10. Jia P, Xu YJ, Zhang ZL, Li K, Li B, Zhang W, Yang H (2012) Ferric ion could facilitate osteoclast differentiation and bone resorption through the production of reactive oxygen species. J Orthop Res 30(11):1843–1852CrossRefGoogle Scholar
  11. Kim BJ, Ahn SH, Bae SJ, Kim EH, Lee SH, Kim HK, Choe JW, Koh JM, Kim GS (2012) Iron overload accelerates bone loss in healthy postmenopausal women and middle-aged men: a 3-year retrospective longitudinal study. J Bone Miner Res 27(11):2279–2290CrossRefGoogle Scholar
  12. Kim BJ, Lee SH, Koh JM, Kim GS (2013) The association between higher serum ferritin level and lower bone mineral density is prominent in women >/=45 years of age (KNHANES 2008-2010). Osteoporos Int 25(2):789–790CrossRefGoogle Scholar
  13. Li ZX, Chen JW, Yuan F, Huang YY, Zhao LY, Li J, Su HX, Liu J, Pang JY, Lin YC, Lu XL, Pei Z, Wang GL, Guan YY (2013) Xyloketal B exhibits its antioxidant activity through induction of HO-1 in vascular endothelial cells and zebrafish. Mar Drugs 11(2):504–522CrossRefGoogle Scholar
  14. Ma Y, Xu YJ, Wang AD, Yu C, Wang B, Zhang P, Zhang ZD (2006) A preliminary report of expression of hepcidin gene in SD rats osteoporosis model. Suzhou Univ J Med Sci 26:367–369Google Scholar
  15. MacKenzie EL, Iwasaki K, Tsuji Y (2008) Intracellular iron transport and storage: from molecular mechanisms to health implications. Antioxid Redox Signal 10(6):997–1030CrossRefGoogle Scholar
  16. Messer JG, Kilbarger AK, Erikson KM, Kipp DE (2009) Iron overload alters iron-regulatory genes and proteins, down-regulates osteoblastic phenotype, and is associated with apoptosis in fetal rat calvaria cultures. Bone 45(5):972–979CrossRefGoogle Scholar
  17. Nemeth E, Tuttle MS, Powelson J, Vaughn MB, Donovan A, Ward DM, Ganz T, Kaplan J (2004) Hepcidin regulates cellular iron efflux by binding to ferroportin and inducing its internalization. Science 306(5704):2090–2093CrossRefGoogle Scholar
  18. Nicolas G, Viatte L, Lou DQ, Bennoun M, Beaumont C, Kahn A, Andrews NC, Vaulont S (2003) Constitutive hepcidin expression prevents iron overload in a mouse model of hemochromatosis. Nat Genet 34(1):97–101CrossRefGoogle Scholar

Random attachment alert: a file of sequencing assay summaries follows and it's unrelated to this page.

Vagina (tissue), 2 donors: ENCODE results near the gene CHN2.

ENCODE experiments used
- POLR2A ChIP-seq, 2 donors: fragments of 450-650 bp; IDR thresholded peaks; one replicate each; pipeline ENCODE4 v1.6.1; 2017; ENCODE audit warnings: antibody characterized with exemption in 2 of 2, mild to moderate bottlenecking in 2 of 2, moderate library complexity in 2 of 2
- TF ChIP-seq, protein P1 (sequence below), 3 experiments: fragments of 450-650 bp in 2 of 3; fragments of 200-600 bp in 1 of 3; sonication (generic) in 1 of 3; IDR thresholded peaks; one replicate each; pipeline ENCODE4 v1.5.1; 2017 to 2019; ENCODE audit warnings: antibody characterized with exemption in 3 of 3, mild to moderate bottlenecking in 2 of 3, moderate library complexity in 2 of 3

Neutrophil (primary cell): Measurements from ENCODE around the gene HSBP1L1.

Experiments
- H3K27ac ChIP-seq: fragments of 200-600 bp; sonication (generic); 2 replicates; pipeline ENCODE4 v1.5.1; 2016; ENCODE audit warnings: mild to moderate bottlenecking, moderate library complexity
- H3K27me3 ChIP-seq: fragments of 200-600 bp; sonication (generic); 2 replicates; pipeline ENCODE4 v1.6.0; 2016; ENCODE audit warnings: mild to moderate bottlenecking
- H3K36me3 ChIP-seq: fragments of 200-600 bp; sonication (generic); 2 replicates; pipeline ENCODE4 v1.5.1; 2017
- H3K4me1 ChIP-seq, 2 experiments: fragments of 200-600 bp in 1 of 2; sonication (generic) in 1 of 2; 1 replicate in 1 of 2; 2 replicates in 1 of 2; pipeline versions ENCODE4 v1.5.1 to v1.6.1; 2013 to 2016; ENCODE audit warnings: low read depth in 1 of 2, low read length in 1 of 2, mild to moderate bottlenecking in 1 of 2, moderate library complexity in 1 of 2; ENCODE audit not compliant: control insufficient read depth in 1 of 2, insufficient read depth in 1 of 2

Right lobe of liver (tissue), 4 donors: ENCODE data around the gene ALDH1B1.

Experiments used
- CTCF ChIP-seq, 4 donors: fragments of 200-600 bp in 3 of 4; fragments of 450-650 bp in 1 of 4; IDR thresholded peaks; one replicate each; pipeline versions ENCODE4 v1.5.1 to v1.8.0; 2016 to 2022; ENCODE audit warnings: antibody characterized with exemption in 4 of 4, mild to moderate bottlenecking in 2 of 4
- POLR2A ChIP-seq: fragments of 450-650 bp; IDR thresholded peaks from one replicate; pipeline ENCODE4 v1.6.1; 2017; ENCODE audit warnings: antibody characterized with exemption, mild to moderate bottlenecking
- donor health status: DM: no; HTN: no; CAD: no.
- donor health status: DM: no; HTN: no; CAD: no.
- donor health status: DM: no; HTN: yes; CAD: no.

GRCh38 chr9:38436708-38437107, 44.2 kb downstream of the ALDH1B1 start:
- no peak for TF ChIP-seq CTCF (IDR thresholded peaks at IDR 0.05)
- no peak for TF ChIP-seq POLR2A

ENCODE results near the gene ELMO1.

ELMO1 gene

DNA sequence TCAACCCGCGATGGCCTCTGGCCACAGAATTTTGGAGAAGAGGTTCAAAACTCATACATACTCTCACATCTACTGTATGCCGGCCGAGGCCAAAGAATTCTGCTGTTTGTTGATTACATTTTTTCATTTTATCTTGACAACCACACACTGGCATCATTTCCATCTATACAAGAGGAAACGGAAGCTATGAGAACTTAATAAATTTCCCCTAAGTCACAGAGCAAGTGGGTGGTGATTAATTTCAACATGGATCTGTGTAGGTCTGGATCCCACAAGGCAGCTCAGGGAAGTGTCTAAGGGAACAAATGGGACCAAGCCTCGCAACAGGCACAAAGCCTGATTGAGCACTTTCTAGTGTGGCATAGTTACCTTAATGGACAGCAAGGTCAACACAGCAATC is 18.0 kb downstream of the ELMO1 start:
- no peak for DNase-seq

19. Ramos E, Ruchala P, Goodnough JB, Kautz L, Preza GC, Nemeth E, Ganz T (2012) Minihepcidins prevent iron overload in a hepcidin-deficient mouse model of severe hemochromatosis. Blood 120(18):3829–3836CrossRefGoogle Scholar
  20. Sarrai M, Duroseau H, D'Augustine J, Moktan S, Bellevue R (2007) Bone mass density in adults with sickle cell disease. Br J Haematol 136(4):666–672CrossRefGoogle Scholar
  21. Tsay J, Yang Z, Ross FP, Cunningham-Rundles S, Lin H, Coleman R, Mayer-Kuckuk P, Doty SB, Grady RW, Giardina PJ, Boskey AL, Vogiatzi MG (2010) Bone loss caused by iron overload in a murine model: importance of oxidative stress. Blood 116(14):2582–2589CrossRefGoogle Scholar
  22. Valenti L, Varenna M, Fracanzani AL, Rossi V, Fargion S, Sinigaglia L (2009) Association between iron overload and osteoporosis in patients with hereditary hemochromatosis. Osteoporos Int 20(4):549–555CrossRefGoogle Scholar
  23. Voskaridou E, Terpos E (2004) New insights into the pathophysiology and management of osteoporosis in patients with beta thalassaemia. Br J Haematol 127(2):127–139CrossRefGoogle Scholar
  24. Weber DN (2006) Dose-dependent effects of developmental mercury exposure on C-start escape responses of larval zebrafish Danio rerio. J Fish Biol 69:75–94CrossRefGoogle Scholar
  25. Youjia Xu, Pierre Sirois, Kai Li (2010) Iron overload plays a unique role in osteoporosis. [E-letter]Blood
  26. Zhang S, Xu M, Huang J, Tang L, Zhang Y, Wu J, Lin S, Wang H (2014) Heme acts through the Bach1b/Nrf2a-MafK pathway to regulate exocrine peptidase precursor genes in porphyric zebrafish. Dis Model Mech 7(7):837–845CrossRefGoogle Scholar

Copyright information

© Springer Nature B.V. 2018

Authors and Affiliations

  1. 1.Department of OrthopedicsNanjing Medical University Affiliated Wuxi Second HospitalWuxiChina
  2. 2.Department of OrthopedicsThe Second Affiliated Hospital of Soochow UniversitySuzhouChina
  3. 3.Institute of NeuroscienceUniversity of OregonEugeneUSA

Personalised recommendations